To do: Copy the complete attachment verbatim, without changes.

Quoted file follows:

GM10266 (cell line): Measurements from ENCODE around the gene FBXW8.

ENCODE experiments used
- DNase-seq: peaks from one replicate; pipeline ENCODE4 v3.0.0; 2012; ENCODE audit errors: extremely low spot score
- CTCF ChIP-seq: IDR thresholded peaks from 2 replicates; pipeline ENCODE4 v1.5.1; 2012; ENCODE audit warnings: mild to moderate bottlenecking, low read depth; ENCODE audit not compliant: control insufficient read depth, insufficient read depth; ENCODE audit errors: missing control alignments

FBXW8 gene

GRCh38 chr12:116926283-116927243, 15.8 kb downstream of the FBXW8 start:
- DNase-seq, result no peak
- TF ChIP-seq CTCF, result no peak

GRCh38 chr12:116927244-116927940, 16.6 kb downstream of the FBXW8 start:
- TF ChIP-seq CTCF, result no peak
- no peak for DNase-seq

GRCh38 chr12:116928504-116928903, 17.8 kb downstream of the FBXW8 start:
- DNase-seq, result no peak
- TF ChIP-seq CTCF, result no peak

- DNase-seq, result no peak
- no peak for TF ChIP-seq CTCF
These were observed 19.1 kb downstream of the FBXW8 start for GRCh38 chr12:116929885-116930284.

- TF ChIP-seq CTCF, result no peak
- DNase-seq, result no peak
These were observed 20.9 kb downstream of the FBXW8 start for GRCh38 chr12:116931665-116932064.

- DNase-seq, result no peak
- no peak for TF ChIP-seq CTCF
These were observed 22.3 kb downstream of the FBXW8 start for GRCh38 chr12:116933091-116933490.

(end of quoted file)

GM10266 (cell line): Measurements from ENCODE around the gene FBXW8.

ENCODE experiments used
- DNase-seq: peaks from one replicate; pipeline ENCODE4 v3.0.0; 2012; ENCODE audit errors: extremely low spot score
- CTCF ChIP-seq: IDR thresholded peaks from 2 replicates; pipeline ENCODE4 v1.5.1; 2012; ENCODE audit warnings: mild to moderate bottlenecking, low read depth; ENCODE audit not compliant: control insufficient read depth, insufficient read depth; ENCODE audit errors: missing control alignments

FBXW8 gene

GRCh38 chr12:116926283-116927243, 15.8 kb downstream of the FBXW8 start:
- DNase-seq, result no peak
- TF ChIP-seq CTCF, result no peak

GRCh38 chr12:116927244-116927940, 16.6 kb downstream of the FBXW8 start:
- TF ChIP-seq CTCF, result no peak
- no peak for DNase-seq

GRCh38 chr12:116928504-116928903, 17.8 kb downstream of the FBXW8 start:
- DNase-seq, result no peak
- TF ChIP-seq CTCF, result no peak

- DNase-seq, result no peak
- no peak for TF ChIP-seq CTCF
These were observed 19.1 kb downstream of the FBXW8 start for GRCh38 chr12:116929885-116930284.

- TF ChIP-seq CTCF, result no peak
- DNase-seq, result no peak
These were observed 20.9 kb downstream of the FBXW8 start for GRCh38 chr12:116931665-116932064.

- DNase-seq, result no peak
- no peak for TF ChIP-seq CTCF
These were observed 22.3 kb downstream of the FBXW8 start for GRCh38 chr12:116933091-116933490.